The sun has decided to play hide and seek as I venture down rue Sainte-Anne towards Le Chic Shack on rue du Fort; the wind is chilly and I’m beginning to wonder if I’m underdressed for a 2.5-hour food tour in Old Quebec City. Yoga pants, a t-shirt, runners and a light spring jacket seemed like the ideal outfit for an afternoon of eating and walking. I’m about to take the Old Quebec Food Tour by Quebec City Food Tours and I could not be more excited.
The tour begins at Le Chick Shack (with a small serving of poutine, a good thing as the portions are usually very large and there is no way one could do a food tour after eating a full portion (hell, it is difficult to eat a poutine and burger at Le Chic Shack without imploding).
As we dig into our poutine 2.0 (La Braisée: big chunks of fried potato served on top of red beer braised beef; topped with squeaky cheese curds, parmesan cheese, horseradish aioli, pickled onions and fresh herbs), our guide, Florence, talks about the history of poutine in Québec.
Florence quickly charms the group with her bubbly personality and quips about Québec food and history; within a few minutes, it is clear that Florence has an intense passion for food – especially in Québec City.
Over the next thirty minutes, we spend time on Dufferin Terrace, in the urban garden of Hôtel de Ville de Québec (City Hall) and outside the Morrin Centre. During this time Florence shares tales about Québec’s history, jokingly to let everyone know when her information is more of an opinion rather than fact.
It is a beautiful Saturday afternoon and Old Québec is full of tourists, school groups and small tours; all sharing the public spaces that surround some of Québec City’s best tourism and historic sites.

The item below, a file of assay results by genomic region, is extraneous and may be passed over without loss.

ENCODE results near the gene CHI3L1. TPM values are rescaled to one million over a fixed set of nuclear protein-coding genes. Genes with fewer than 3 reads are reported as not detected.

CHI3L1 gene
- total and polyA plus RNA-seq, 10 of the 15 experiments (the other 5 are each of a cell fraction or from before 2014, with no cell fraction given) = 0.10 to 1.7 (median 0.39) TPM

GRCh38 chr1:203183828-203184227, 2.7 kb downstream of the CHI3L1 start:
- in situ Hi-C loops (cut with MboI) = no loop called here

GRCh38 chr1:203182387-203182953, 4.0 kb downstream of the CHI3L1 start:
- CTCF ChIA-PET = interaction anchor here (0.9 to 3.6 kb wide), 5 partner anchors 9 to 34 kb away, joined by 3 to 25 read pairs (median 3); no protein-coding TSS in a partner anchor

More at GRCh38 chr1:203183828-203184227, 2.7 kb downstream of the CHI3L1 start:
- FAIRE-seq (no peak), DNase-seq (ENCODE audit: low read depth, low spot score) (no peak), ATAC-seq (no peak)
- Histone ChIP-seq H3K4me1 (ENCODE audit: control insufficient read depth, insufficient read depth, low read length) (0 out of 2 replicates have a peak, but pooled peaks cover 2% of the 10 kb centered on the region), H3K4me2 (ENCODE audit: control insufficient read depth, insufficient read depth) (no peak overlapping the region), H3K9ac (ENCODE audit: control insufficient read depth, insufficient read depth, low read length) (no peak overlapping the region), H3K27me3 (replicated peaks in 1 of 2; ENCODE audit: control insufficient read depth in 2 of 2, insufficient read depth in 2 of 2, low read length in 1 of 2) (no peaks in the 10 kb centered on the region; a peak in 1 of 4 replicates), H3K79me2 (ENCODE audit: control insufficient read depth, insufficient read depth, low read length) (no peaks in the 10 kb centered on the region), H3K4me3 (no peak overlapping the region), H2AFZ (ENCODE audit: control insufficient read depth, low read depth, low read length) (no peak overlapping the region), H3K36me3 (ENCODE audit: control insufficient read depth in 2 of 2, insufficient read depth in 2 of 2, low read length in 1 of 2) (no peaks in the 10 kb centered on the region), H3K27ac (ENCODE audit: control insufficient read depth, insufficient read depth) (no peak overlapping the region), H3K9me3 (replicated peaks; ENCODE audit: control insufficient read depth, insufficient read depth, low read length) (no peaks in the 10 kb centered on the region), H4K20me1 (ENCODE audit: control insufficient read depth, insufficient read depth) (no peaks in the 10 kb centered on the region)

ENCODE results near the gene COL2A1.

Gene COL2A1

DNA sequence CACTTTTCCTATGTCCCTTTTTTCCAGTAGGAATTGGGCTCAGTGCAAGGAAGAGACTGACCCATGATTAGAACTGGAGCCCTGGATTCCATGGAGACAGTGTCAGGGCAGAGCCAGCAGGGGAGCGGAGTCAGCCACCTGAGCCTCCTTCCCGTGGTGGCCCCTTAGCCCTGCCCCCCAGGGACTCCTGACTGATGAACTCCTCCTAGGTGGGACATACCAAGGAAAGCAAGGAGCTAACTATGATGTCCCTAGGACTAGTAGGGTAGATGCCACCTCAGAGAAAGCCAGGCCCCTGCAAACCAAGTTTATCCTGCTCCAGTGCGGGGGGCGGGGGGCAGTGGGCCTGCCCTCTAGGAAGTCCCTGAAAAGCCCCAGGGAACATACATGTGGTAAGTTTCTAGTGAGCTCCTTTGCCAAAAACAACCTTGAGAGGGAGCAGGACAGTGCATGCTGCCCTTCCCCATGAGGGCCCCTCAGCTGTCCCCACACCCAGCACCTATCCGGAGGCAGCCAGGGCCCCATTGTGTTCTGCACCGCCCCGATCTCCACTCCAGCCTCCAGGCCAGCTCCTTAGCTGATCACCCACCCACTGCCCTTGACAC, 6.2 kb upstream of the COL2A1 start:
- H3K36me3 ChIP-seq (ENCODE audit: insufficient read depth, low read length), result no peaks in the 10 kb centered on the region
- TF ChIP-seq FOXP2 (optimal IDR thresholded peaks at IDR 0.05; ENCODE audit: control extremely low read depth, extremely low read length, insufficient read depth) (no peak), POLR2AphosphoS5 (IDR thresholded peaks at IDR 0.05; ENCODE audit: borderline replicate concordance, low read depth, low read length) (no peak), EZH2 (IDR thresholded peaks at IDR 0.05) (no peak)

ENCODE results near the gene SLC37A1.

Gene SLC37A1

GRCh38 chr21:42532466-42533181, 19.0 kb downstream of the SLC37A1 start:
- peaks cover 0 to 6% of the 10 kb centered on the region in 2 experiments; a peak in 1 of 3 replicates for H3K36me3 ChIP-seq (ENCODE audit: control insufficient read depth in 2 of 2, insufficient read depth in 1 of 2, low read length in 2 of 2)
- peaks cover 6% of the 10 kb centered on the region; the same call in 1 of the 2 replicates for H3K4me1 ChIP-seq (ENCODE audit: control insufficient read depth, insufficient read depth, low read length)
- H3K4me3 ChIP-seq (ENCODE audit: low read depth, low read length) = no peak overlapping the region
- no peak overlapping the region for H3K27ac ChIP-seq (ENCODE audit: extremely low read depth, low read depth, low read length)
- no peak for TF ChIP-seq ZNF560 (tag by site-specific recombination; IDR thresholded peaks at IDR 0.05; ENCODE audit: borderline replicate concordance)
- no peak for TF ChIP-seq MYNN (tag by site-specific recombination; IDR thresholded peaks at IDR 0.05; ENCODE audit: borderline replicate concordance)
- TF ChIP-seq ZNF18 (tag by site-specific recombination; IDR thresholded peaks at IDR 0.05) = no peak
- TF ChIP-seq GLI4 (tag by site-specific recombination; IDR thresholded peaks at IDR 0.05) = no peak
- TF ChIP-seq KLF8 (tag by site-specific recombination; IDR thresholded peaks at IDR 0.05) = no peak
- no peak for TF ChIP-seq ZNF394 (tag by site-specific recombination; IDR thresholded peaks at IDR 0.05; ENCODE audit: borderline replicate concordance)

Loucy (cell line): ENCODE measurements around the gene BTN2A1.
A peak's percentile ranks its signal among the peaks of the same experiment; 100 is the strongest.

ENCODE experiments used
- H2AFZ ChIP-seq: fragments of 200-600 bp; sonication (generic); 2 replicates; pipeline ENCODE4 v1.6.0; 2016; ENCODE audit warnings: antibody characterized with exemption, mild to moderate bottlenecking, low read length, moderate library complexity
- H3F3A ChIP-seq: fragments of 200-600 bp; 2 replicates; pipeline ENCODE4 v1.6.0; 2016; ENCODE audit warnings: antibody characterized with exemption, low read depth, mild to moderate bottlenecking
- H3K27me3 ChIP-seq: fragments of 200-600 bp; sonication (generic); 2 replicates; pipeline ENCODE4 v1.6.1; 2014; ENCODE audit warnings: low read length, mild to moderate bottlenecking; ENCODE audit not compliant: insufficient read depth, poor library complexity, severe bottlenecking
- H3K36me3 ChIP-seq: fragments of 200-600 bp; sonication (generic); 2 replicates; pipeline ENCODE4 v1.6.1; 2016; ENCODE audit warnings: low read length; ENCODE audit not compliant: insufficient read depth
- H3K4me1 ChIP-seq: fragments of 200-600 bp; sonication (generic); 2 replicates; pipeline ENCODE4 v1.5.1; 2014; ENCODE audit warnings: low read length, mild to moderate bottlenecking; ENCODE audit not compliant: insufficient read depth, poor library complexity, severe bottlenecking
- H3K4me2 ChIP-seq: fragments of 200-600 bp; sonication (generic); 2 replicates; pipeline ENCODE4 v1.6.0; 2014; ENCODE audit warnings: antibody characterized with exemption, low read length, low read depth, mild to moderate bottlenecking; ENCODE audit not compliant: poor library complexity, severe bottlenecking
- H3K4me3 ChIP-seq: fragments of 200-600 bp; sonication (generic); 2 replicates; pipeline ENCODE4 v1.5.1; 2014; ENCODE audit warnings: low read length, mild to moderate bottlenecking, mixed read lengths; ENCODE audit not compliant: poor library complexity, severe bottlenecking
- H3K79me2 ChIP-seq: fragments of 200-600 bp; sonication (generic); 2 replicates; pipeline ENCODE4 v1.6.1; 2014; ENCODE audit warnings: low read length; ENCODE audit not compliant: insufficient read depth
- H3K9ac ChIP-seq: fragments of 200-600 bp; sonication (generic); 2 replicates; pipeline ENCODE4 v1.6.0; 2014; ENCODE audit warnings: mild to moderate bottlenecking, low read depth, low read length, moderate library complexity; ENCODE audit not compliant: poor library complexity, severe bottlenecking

With so many people wandering around the old city, it is amazing how a walking tour can still feel intimate, instead of overwhelming and crowded. This is, in part, the sign of a good guide and a well-constructed tour.
As a group of fourteen, we are large enough to fill tiny spaces but small enough that we are able to manoeuvre the crowded streets of Vieux-Québec without losing anyone.
Our next food stop is BEclub Bistro-Bar. Formally five-star restaurant, Le Patriarche, BEclub is owned by Stéphan Roth (also the chef at Tournebroche) along with two former employees. While the menu still features dishes with complex flavours, the ambience and price point of BEclub are more suitable to the neighbourhood of Vieux-Québec; and is easily one of the most delicious old city restaurants.
Sitting along a wooden bar surrounding a square opening with a view of the main floor of BEclub Bistro, the group is served a glass of red wine (a virgin drink is available for non-drinkers) followed by a sample of the smoked meat club sandwich, one of the bistro’s signature dishes. The sandwich is lightly toasted with thin slices of tomato, crisp iceberg lettuce, smoked meat and a black currant grain mustard.
A refreshing food stop that leaves most of us longing to return later on to enjoy a full sandwich, or perhaps indulge in wild game tataki or Foie gras poutine.